Esquimalt’s urgent and primary care centre is open — but it’s missing a vital part

Esquimalt's urgent and primary care centre is open — but it's missing a vital part
WatchA new urgent and primary care centre in Esquimalt is up and running, but it's missing a key aspect. Hannah Lepine has more.

A new urgent and primary care centre in Esquimalt is up and running, but it’s missing a key aspect.

Located at 890 Esquimalt Rd., residents can make appointments at the clinic for non-life-threatening injuries or illnesses and when they need to see someone within 12 to 24 hours.

The centre will be open seven days a week from 8 a.m. to 8 p.m., including on statutory holidays and will be a total team of 11 full-time equivalent healthcare workers, including physicians, nurses, mental health and substance-use consultants and social workers.

Township of Esquimalt council says they have been working to make the facility a reality for a while, largely due to concerns that far too many residents were spending way too much time in an emergency waiting room.

“We had someone do a needs assessment that indicated a really large percentage of our people were not attached to family doctors and that has only been getting progressively worse,” says Barbara Desjardins, the Mayor of Esquimalt.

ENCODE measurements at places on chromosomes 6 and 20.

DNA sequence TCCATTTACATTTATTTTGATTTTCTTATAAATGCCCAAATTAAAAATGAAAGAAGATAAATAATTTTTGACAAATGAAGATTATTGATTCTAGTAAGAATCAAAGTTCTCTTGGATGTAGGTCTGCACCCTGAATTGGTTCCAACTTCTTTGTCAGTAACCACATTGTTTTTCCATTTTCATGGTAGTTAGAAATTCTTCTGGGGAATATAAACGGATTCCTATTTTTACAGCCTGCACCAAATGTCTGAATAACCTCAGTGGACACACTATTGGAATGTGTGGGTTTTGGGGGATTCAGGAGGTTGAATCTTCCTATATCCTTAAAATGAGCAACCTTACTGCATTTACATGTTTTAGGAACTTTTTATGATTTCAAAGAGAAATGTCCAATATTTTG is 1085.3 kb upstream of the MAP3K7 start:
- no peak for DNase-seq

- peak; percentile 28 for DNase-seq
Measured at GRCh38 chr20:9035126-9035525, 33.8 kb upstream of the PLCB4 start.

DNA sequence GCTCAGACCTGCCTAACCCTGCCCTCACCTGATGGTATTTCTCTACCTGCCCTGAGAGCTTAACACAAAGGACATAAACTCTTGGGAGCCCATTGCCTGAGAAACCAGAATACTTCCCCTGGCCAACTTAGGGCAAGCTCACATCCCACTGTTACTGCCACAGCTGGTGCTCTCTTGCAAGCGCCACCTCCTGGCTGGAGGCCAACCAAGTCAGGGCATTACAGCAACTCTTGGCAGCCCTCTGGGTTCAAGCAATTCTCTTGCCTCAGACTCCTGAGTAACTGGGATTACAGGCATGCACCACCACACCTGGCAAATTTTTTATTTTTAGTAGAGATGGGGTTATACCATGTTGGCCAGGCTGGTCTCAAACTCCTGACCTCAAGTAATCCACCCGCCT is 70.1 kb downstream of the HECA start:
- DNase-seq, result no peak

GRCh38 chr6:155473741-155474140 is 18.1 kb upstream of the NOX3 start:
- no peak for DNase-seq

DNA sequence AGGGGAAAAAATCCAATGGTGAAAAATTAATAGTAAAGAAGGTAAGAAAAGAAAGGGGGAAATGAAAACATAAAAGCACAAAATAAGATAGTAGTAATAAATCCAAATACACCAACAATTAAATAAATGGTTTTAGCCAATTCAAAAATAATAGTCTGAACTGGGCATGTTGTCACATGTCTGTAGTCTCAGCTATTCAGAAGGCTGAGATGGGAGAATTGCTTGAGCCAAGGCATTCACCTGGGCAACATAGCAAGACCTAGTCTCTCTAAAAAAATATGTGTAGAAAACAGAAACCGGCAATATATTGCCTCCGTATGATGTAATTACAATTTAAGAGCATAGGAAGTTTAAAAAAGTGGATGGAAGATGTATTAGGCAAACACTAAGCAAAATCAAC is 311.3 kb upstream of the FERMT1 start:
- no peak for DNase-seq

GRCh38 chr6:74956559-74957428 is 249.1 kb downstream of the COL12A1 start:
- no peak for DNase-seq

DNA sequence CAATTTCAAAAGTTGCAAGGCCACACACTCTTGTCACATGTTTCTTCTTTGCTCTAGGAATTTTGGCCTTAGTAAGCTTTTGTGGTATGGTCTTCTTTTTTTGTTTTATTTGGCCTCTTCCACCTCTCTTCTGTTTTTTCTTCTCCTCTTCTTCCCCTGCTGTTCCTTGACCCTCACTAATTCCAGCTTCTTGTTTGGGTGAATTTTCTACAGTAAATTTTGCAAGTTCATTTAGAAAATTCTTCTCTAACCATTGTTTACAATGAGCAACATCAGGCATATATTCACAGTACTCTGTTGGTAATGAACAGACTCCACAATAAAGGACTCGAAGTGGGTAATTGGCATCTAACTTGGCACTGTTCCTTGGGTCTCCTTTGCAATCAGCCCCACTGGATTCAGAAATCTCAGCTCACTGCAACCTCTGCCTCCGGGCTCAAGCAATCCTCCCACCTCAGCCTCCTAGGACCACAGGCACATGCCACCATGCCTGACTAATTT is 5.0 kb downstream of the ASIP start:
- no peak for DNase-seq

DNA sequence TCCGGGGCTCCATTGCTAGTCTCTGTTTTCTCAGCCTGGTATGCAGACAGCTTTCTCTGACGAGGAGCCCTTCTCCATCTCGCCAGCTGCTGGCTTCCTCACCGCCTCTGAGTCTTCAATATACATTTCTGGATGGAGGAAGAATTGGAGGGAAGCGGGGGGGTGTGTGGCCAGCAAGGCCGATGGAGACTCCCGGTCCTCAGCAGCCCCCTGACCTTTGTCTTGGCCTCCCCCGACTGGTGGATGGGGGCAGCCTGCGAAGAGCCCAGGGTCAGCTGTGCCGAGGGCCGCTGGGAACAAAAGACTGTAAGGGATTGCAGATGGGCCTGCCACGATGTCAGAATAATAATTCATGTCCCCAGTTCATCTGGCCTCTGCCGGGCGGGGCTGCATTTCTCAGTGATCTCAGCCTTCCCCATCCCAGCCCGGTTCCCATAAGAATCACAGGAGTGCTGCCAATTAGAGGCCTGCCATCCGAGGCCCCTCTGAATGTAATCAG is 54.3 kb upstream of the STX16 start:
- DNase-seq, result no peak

But even though the clinic is open, it isn’t able to offer its patients what it promises quite yet — family doctors.

The clinic falls under the provincial government’s UPCC strategy, which aims to resolve an ongoing family doctor shortage by attaching patients to a regular primary care provider if they do not have one.

Unfortunately, that won’t happen at the Esquimalt facility, at least for now. That’s because the clinic doesn’t have enough physicians to accept patients at the moment — something that is expected to change in 2022.

“There are challenges here in the Capital Regional District for two sets of reasons, this situation isn’t static, our existing core of doctors seized, quite a few retirements,” says Adrian Dix, the Minister of Health.

Yet, officials hope by launching these clinics first it will attract doctors to the region.

“We need to have people attached to family practitioners and the team around them, so that’s the ultimate goal,” says Desjardins, adding, “I know that they’ll be getting good urgent care, good primary care, just not with that continuity that we have as the ultimate goal.”

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Hannah LepineHannah Lepine

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